John Hayward Posted: 9 December 2008
Keywords: Worldviews & Culture,
As the world marks the sixtieth anniversary of the Universal Declaration of Human Rights (UDHR) on December 10th, how is it that an increasing obsession with rights has seen an apparently similar increasing abuse of those rights?
From the corridors of power (most recently, the Damian Green affair) to the average citizen's fears of Big Brother interference, from Guantanamo to Zimbabwe, on questions of privacy, opinion, and religion, to name but a few, we seem no closer to securing the "universal and effective recognition and observance" of the rights laid out in the UDHR after the Second World War. Perhaps the problem is that rights have been formulated in a way that is inconsistent with the way we have been created and the ever-increasing number of rights risks trivialising the central values upon which a truly free society is based.
Consider article one of the Declaration: "All human beings are born free and equal in dignity and rights. They are endowed with reason and conscience and should act towards one another in a spirit of brotherhood."
According to the Bible, God has established an objective and unchanging moral order to which all of humanity are subject. This alone is a sufficient basis for protecting human freedoms. In contrast, the secularists' view of freedom has come to mean the right of individuals to define their own existence and their own moral order. However, if all moral opinions are of equal worth, then it becomes impossible for one person to accuse another of wrongdoing or even to define what amounts to 'human rights'.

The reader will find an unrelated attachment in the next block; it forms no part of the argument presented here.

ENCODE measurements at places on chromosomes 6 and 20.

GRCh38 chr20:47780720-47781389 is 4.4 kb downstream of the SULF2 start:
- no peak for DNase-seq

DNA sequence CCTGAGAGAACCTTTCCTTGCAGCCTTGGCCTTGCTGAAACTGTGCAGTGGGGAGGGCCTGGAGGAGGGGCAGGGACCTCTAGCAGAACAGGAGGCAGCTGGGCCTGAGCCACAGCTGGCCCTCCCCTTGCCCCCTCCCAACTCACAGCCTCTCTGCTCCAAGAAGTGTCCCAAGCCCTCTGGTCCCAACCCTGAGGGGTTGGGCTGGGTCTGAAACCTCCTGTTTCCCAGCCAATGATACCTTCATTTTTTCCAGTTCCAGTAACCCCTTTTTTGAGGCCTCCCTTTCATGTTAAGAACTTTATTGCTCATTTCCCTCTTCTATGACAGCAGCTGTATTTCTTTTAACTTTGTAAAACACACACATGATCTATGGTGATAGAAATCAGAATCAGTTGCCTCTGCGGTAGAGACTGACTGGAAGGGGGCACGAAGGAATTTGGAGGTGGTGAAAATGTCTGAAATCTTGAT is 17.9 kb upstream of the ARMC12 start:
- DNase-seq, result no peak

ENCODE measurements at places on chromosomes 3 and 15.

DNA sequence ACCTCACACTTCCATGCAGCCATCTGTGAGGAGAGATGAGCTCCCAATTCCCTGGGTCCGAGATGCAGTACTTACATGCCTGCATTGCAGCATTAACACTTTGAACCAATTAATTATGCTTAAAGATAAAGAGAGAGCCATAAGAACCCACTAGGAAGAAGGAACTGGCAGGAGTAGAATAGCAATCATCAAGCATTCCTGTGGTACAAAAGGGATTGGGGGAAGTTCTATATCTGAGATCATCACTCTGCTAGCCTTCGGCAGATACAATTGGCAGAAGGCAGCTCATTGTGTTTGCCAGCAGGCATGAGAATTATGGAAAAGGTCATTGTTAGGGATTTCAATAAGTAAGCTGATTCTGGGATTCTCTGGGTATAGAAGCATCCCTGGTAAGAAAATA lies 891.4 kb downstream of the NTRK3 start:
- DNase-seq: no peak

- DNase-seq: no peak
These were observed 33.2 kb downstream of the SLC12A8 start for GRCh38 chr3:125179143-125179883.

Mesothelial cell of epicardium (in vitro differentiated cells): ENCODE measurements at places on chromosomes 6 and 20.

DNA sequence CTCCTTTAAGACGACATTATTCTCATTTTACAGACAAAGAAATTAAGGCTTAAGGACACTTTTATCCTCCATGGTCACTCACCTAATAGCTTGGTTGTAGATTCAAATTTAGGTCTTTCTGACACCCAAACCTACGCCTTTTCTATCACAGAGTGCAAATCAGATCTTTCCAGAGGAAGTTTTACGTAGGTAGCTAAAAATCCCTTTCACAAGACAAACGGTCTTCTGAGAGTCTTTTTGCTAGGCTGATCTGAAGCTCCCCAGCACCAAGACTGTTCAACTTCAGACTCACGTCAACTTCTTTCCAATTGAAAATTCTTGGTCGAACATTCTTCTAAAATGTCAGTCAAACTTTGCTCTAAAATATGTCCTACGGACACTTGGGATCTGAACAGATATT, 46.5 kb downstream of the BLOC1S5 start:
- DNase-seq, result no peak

Again, according to the Bible, we are all morally equal under God and equally subject to his law. However, although the Bible contains many injunctions to show mercy to the poor, there is no promise of material equality. By contrast, modern human rights declarations often appear utopian in their attempts to eliminate the differences that arise naturally within society. They also encourage the state to interfere excessively in the private dealings between people to enforce equality, and thereby enhance the power of the state over individuals. In contrast, the Bible places the onus on individuals rather than the state to ensure that they behave correctly towards other people.
According to Francesca Klug of King's College London, dignity within human rights declarations has 'replaced the idea of god or nature as the foundation of inalienable rights.' Dignity is no longer acknowledged to be a gift of the creator God but is considered innate within each person by virtue of his or her humanity alone. In addition, human nature is presumed to be essentially good. The biblical account of original sin provides both greater moral clarity and a more realistic expectation of human behaviour.
I am reminded of a dear friend, no longer with us, who used to observe that our only true right is that of believers to become children of God (John 1:12) - a privilege granted by God's sovereign authority. Our universal calling, then, is not so much to a spirit of brotherhood, but to a fellowship of the spirit.
[Continued at Human Rights - A Christian Conception?]